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Giuliana Rancic co-hosts 'Miss USA' this Sunday

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TV personality Giuliana Rancic returns for a fourth time as co-host of the “Miss USA” pageant, airing Sunday, June 8, on NBC from Baton Rouge, La. Contestants from all 50 states, plus the District of Columbia, will compete for the crown.

Rancic, 39, is an entertainment journalist, fashion and beauty expert and television personality. She anchors “E! News,” co-star on E!’s “Fashion Police” team and has been on the red carpet for nearly every event in the entertainment industry over the past dozen years.

This year’s “Miss USA” competition has been expanded to three hours, starting at 8 p.m. Sunday night. Musical guests include Florida Georgia Line with Nelly and Marc Broussard with the Dirty Dozen Brass Band Horns.

New this year, fans will have the opportunity to save their favorite contestant during the evening gown portion through Twitter #savethequeen.

In anticipation of the upcoming event, Rancic spoke about the changes to this year’s pageant and why she enjoys coming back every year to co-host the event.

Q: How do you think the show will be improved by expanding to three hours?

Rancic: In two hours, to get to know 51 women is tough. Now, they can devote more time to actually going to the hometown of the women and seeing them in their element and seeing their friends and family and really seeing who these women are. It’s one thing to see them on stage in a swimsuit or an evening gown, but I don’t think you really capture the essence of a woman until you see her in her hometown, at home with her family around the dinner table, and then the performances. I mean, Florida Georgia Line? There’s no one bigger than that right now. And with Nelly, it’s going to be pretty incredible.

Q: On Sunday, the life of one of the contestants will forever change, in that they will go from anonymity to a world famous celebrity. Having transitioned from a journalist to a celebrity, what kind of advice can you give to the next Miss USA?

Rancic: Having interviewed celebrities for 12 years, I always say that when you sit down with a celebrity you can tell right off the bat if they’re still on planet Earth or if they have checked out of planet Earth. Sometimes, being in Hollywood long enough, it’s not hard to check out of planet Earth, and you just become totally unrelatable. You have someone going to the grocery store for you, you have someone running your errands for you and the next thing you know you haven’t stepped foot into a dry cleaner in five years. That is something that is not of any interest to me. I would never want to live my life like that. You have to stay on planet Earth and you can’t lose sight of who you are and what is really important in this world. That’s what I would tell the young lady who gets crowned on Sunday night: no matter where this journey leads you, no matter how famous you get, remain on planet Earth and just remember what is really important in this world. It’s not about being on television and about flashbulbs on a red carpet. It’s about giving back and always staying close to the people that are important in your life.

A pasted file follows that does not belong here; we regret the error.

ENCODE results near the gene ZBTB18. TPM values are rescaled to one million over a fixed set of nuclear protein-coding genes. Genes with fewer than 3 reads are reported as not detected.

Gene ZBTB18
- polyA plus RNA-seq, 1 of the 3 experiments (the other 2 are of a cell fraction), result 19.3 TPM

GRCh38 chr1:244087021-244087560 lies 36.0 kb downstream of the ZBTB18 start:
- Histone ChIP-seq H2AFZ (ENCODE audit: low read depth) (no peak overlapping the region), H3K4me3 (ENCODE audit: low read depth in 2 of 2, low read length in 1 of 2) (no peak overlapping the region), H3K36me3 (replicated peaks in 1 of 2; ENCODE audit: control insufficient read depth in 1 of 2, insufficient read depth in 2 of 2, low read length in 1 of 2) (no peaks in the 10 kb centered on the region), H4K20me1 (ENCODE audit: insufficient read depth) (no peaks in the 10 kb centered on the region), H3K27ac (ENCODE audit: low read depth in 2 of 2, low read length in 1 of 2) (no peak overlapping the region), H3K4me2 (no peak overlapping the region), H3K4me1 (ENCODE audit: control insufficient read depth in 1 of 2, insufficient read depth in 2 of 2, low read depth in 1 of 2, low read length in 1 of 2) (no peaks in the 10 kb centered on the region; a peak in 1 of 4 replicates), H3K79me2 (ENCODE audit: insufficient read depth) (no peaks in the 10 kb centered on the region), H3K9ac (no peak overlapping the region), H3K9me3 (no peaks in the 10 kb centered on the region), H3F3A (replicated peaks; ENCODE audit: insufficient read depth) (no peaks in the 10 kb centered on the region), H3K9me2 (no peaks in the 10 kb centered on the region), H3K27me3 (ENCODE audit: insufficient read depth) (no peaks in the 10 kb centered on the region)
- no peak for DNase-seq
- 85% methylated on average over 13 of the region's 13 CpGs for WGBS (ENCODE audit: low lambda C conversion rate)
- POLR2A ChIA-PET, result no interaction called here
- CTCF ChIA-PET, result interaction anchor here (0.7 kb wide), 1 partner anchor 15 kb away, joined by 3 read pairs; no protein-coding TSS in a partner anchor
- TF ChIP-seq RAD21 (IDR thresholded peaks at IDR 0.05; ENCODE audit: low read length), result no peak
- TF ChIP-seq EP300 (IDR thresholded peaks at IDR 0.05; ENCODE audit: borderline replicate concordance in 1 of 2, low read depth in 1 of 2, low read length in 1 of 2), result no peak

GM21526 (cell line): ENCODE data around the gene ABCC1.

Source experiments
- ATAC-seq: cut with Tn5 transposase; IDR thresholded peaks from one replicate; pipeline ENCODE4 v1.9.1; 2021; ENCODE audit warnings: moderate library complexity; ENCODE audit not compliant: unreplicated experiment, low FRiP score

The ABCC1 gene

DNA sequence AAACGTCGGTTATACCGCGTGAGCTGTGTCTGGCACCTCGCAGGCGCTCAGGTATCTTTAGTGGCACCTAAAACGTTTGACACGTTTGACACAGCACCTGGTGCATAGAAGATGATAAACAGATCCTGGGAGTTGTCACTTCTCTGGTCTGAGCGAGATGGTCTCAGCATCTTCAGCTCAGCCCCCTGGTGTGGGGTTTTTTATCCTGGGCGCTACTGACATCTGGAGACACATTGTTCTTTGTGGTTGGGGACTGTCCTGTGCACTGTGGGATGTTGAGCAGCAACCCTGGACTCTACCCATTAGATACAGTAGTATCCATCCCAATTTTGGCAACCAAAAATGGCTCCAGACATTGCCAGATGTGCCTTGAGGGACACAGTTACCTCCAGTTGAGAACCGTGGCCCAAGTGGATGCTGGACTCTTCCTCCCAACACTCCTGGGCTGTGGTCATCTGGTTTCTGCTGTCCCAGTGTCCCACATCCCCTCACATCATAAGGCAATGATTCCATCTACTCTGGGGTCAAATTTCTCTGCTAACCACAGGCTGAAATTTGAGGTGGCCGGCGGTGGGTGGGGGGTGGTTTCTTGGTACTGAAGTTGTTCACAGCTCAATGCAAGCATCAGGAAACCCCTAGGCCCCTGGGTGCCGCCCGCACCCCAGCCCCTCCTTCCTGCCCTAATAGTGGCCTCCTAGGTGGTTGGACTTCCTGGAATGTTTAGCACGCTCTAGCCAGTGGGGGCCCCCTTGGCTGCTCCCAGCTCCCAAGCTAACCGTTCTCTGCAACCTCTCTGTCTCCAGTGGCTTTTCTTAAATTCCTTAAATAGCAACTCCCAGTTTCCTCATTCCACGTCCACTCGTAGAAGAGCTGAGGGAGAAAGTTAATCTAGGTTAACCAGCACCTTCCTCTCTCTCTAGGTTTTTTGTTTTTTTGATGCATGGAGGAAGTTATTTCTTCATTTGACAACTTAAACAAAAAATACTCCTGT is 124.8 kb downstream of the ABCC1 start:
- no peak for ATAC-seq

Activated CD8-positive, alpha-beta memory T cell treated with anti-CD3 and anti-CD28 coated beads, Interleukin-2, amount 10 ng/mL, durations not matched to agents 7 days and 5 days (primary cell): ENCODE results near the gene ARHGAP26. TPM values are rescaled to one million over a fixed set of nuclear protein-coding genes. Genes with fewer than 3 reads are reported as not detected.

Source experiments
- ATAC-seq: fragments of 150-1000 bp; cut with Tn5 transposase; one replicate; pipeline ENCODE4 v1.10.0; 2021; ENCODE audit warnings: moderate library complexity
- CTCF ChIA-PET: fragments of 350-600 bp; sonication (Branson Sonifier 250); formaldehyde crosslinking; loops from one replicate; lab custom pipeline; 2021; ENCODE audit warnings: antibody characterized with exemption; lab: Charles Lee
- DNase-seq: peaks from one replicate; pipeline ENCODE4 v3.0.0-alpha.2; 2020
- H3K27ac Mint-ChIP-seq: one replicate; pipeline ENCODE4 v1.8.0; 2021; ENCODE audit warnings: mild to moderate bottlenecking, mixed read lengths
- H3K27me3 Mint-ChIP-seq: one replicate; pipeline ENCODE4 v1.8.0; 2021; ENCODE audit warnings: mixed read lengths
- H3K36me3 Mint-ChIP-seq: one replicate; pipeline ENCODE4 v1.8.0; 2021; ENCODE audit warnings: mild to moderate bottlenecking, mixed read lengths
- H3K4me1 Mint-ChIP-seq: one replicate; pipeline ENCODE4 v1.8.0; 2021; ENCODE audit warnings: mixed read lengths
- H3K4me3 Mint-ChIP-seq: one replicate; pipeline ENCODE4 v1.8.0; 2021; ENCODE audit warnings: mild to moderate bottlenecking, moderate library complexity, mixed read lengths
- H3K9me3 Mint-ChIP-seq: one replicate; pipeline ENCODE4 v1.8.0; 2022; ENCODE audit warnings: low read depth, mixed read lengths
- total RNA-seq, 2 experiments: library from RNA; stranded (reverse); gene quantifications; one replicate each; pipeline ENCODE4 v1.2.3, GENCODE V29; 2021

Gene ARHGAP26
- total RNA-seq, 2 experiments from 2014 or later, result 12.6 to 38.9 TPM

Q: What is the best way these contestants can use the pageant to their best advantage?

Rancic: Becoming Miss USA gives you this incredible platform to make a difference. And not only is the woman who gets crowned beautiful and looks great in a swimsuit and an evening gown, but there’s always more to the winner that usually lays within her, and her platform and what she is hoping to do with this crown. That’s what is so great about winning this. A lot of people look at beauty pageants as frivolous but they aren’t. So many of these girls go on to do really good things and help a lot of people. I’m sure that will be the case when we crown the new winner on Sunday night.

Q: Since this show is carried live, what advice would you give the girls if they trip or stumble on stage?

Rancic: When I was a little girl, I used to watch the “Miss USA” and “Miss Universe” pageants. I remember Miss Universe one year ended being up Venezuela—no surprise there, Venezuela wins quite often—but I’ll never forget when she was in her evening gown competition, she came out and she had this great strut. She was kind of flipping her hair around and her earring went flying off, and it was so noticeable. Instead of having this horrified look on her face, she bent down and picked it u, put it back on and kept walking. And she won. It was very refreshing to see a woman who can recovers quickly and just laugh it off and not look horrified.

Q: Do you and your co-host Thomas Roberts have any particular girls you’re rooting for this year?

Rancic: We’re both from Maryland so I’m sure, we’ll be checking out Maryland. But no, there’s really no one in particular. I like to wait until I get there. I love to talk to the girls. We have a lot of down time during rehearsals so I love to kind of get to know them.

Q: Were you ever a pageant contestant?

Rancic: I actually was in two Miss Maryland USA pageants. Never won, never got even close to winning. So I love pageants and I empathize with the girls.

Q: What advice would you give reigning Miss USA Erin Brady as she leaves her crown behind Sunday?

Rancic: Erin has done a really nice job this year. I worked closely with her on a breast cancer initiative called Bright Pink. I was excited that Erin got involved with Bright Pink. She has really done a lot for them and a lot for the cause, a lot for educating young women who are going through breast cancer and educating young women who don’t have it about prevention.

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